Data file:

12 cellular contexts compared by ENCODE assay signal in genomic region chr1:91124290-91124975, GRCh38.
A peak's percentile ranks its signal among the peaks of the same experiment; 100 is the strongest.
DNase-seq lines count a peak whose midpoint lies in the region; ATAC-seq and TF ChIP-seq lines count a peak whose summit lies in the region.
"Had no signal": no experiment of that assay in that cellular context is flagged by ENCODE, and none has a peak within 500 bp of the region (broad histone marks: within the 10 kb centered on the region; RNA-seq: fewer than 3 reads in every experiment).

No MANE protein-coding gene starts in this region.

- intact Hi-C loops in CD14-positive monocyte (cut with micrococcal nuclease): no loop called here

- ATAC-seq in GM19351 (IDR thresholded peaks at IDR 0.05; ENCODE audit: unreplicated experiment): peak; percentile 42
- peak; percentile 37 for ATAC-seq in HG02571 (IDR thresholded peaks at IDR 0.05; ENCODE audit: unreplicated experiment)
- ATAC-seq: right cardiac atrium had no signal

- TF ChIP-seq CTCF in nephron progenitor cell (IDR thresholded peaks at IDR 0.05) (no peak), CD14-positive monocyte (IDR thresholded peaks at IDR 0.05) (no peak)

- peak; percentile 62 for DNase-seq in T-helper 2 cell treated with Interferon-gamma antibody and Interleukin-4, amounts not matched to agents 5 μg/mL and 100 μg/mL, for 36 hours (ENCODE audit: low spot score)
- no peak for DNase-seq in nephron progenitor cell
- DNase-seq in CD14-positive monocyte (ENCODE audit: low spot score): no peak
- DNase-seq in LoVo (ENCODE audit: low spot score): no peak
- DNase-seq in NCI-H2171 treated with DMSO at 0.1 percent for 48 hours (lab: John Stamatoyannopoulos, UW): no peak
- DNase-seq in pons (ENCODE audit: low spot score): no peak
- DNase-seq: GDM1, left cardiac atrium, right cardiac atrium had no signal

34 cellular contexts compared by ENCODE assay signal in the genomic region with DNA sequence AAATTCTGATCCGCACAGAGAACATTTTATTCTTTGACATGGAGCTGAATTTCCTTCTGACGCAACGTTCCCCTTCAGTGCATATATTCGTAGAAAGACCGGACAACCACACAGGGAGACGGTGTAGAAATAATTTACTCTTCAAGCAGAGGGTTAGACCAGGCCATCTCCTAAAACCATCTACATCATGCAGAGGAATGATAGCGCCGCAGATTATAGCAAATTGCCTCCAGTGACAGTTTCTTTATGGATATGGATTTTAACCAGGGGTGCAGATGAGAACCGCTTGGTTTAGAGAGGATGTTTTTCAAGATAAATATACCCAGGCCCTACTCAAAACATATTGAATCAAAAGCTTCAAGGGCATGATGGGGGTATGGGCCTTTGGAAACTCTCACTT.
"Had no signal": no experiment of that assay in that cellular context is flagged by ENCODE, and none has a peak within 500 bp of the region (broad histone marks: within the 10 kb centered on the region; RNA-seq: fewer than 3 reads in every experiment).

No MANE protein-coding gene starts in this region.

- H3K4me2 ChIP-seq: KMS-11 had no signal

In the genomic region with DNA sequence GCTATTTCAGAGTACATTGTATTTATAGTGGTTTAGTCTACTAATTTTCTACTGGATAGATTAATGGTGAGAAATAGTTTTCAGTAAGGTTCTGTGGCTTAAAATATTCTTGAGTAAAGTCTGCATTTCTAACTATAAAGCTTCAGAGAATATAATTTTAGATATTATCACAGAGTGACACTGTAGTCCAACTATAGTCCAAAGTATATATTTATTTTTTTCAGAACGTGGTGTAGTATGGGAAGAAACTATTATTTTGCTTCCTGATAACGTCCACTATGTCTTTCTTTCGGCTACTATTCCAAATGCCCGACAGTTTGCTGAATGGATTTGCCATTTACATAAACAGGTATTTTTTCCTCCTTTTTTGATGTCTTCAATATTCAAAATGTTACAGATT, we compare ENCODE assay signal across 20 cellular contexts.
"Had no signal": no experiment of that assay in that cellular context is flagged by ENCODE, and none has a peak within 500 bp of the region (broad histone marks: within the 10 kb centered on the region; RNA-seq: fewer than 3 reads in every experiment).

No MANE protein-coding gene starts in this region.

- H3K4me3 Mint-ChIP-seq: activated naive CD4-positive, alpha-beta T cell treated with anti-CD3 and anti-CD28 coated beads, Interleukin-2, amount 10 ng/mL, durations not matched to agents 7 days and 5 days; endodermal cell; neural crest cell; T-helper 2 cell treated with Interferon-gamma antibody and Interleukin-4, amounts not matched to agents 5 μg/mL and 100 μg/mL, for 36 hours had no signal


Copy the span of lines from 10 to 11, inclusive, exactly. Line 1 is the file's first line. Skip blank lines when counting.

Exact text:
- TF ChIP-seq CTCF in nephron progenitor cell (IDR thresholded peaks at IDR 0.05) (no peak), CD14-positive monocyte (IDR thresholded peaks at IDR 0.05) (no peak)

- peak; percentile 62 for DNase-seq in T-helper 2 cell treated with Interferon-gamma antibody and Interleukin-4, amounts not matched to agents 5 μg/mL and 100 μg/mL, for 36 hours (ENCODE audit: low spot score)